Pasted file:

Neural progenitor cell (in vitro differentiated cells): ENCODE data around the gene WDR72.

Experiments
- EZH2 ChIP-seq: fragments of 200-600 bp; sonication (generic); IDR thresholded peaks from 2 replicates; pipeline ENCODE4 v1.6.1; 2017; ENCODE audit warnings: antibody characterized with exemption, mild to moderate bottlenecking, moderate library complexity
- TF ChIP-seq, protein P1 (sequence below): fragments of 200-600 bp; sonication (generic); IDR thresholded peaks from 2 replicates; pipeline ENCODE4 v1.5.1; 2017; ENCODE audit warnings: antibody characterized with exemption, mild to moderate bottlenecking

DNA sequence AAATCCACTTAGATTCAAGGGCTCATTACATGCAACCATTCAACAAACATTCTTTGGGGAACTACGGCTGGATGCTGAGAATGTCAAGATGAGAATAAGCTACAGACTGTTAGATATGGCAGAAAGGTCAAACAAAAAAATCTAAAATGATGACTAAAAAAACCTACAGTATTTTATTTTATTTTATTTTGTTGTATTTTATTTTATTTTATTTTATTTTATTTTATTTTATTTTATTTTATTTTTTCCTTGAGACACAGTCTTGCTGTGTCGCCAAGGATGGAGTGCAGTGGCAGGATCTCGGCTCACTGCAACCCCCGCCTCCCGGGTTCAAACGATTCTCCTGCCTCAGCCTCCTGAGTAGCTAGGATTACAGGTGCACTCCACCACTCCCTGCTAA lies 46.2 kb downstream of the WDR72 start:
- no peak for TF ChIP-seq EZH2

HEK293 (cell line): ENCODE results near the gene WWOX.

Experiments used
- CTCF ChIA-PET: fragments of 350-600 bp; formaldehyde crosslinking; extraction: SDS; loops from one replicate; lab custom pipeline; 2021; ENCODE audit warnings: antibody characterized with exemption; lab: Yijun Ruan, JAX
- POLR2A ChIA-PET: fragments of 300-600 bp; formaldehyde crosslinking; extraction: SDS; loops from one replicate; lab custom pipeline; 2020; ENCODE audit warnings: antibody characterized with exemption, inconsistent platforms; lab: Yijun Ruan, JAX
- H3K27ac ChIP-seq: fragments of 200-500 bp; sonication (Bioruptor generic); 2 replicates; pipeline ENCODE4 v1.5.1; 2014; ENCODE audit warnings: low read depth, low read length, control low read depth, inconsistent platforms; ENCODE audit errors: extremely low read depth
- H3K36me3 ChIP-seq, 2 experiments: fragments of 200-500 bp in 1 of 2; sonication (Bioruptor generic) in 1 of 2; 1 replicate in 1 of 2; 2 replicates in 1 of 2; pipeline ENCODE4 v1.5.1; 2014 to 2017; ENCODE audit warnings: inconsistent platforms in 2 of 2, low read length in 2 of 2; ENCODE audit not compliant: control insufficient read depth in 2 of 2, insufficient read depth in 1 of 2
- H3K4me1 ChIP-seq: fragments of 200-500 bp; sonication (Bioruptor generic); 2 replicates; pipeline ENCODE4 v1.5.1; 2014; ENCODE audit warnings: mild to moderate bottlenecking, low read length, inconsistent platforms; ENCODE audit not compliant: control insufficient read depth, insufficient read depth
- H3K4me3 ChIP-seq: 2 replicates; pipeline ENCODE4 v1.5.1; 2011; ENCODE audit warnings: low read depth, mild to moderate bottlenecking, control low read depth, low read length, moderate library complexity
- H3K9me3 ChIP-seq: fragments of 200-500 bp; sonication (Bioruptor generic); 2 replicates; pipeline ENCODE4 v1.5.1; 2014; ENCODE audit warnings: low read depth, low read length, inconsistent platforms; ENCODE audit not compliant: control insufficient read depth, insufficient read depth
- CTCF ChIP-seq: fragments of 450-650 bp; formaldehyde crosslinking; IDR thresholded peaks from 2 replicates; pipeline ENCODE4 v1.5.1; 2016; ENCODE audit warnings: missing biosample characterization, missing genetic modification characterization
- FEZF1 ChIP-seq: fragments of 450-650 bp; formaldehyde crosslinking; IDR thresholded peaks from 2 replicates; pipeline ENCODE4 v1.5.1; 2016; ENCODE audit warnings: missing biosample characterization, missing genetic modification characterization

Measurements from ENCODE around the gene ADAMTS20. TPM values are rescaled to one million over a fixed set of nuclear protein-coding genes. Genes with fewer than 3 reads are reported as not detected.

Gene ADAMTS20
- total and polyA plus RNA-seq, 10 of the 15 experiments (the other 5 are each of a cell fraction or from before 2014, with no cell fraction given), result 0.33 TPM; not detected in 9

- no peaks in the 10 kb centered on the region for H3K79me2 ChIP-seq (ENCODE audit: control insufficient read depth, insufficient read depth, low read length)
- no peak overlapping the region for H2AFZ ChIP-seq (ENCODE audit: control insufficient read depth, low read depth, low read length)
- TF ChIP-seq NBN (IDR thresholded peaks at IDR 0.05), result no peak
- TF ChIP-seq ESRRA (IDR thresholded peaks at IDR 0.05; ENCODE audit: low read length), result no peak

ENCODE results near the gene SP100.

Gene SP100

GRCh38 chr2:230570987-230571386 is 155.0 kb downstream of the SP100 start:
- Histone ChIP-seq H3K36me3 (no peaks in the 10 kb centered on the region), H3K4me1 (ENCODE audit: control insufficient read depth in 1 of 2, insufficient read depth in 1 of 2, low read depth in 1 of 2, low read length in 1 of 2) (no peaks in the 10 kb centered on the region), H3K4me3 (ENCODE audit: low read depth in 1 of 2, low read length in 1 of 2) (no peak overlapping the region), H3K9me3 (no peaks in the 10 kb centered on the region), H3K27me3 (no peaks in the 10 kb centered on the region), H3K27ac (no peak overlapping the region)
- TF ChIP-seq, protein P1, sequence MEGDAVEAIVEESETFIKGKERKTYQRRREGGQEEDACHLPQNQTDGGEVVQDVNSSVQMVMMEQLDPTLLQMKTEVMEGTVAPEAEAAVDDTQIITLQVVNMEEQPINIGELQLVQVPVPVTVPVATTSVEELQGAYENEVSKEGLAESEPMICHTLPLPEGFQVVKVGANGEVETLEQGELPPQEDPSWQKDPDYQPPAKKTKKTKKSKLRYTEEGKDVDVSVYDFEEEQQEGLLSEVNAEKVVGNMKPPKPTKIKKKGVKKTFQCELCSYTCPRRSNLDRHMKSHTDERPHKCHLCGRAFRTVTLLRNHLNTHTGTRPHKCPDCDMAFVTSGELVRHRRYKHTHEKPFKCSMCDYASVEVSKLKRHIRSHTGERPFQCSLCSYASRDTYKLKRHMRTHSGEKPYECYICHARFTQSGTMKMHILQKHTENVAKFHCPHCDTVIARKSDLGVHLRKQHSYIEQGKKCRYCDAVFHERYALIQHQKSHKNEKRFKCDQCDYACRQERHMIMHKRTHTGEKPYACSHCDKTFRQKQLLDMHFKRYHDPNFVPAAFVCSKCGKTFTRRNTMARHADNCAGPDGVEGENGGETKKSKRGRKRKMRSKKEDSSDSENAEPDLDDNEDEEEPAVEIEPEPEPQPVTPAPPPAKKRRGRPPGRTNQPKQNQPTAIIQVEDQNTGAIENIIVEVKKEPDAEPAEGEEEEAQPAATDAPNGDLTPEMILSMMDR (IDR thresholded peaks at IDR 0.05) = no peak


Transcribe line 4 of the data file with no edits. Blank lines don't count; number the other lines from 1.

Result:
- TF ChIP-seq, protein P1 (sequence below): fragments of 200-600 bp; sonication (generic); IDR thresholded peaks from 2 replicates; pipeline ENCODE4 v1.5.1; 2017; ENCODE audit warnings: antibody characterized with exemption, mild to moderate bottlenecking